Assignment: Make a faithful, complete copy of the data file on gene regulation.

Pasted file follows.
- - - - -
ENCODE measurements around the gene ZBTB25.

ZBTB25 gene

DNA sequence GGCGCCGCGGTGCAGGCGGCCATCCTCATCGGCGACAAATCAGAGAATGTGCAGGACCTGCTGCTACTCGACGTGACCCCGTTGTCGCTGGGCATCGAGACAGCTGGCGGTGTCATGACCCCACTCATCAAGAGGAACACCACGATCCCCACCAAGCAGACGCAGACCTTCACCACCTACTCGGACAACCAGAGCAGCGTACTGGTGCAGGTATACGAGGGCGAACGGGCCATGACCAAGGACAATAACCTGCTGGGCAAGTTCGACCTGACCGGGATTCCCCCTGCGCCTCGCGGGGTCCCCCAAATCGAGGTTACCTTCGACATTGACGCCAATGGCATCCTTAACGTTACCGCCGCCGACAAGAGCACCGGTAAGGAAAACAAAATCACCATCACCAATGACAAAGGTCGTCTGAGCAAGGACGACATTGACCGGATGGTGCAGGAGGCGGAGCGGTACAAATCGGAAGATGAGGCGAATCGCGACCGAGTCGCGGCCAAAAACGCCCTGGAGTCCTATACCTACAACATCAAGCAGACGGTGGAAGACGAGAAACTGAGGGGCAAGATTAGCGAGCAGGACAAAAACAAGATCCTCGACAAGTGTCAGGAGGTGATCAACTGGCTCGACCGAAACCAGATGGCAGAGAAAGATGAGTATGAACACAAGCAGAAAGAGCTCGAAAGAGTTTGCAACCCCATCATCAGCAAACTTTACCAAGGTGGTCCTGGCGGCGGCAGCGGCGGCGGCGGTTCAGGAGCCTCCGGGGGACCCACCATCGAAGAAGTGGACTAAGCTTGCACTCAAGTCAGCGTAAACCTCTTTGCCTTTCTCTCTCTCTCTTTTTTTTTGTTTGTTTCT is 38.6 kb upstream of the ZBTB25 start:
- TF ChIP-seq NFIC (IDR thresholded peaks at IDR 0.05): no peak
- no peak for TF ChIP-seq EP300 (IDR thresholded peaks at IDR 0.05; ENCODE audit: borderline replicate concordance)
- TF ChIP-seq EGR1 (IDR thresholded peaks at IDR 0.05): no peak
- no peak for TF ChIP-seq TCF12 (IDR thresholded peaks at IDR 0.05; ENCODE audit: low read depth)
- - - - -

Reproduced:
ENCODE measurements around the gene ZBTB25.

ZBTB25 gene

DNA sequence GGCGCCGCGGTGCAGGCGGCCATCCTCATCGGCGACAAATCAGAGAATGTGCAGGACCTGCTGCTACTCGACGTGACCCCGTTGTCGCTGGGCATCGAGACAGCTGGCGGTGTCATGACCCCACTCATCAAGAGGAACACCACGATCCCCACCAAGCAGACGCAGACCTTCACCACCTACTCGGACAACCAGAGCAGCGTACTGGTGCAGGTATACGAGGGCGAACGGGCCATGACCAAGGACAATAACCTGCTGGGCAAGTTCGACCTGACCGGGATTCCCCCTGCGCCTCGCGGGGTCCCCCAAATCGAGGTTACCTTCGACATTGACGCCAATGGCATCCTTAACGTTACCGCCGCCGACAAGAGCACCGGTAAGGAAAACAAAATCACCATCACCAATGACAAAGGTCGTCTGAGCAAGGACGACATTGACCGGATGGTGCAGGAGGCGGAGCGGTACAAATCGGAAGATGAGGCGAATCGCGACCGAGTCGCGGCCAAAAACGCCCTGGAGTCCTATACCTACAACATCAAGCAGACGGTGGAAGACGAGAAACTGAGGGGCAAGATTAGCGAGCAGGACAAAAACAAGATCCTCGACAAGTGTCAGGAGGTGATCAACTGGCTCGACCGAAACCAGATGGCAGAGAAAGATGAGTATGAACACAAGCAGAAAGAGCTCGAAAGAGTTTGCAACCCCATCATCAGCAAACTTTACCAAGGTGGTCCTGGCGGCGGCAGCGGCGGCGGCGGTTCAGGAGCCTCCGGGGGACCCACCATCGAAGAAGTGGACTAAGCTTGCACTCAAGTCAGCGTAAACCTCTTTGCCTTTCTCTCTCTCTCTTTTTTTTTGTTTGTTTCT is 38.6 kb upstream of the ZBTB25 start:
- TF ChIP-seq NFIC (IDR thresholded peaks at IDR 0.05): no peak
- no peak for TF ChIP-seq EP300 (IDR thresholded peaks at IDR 0.05; ENCODE audit: borderline replicate concordance)
- TF ChIP-seq EGR1 (IDR thresholded peaks at IDR 0.05): no peak
- no peak for TF ChIP-seq TCF12 (IDR thresholded peaks at IDR 0.05; ENCODE audit: low read depth)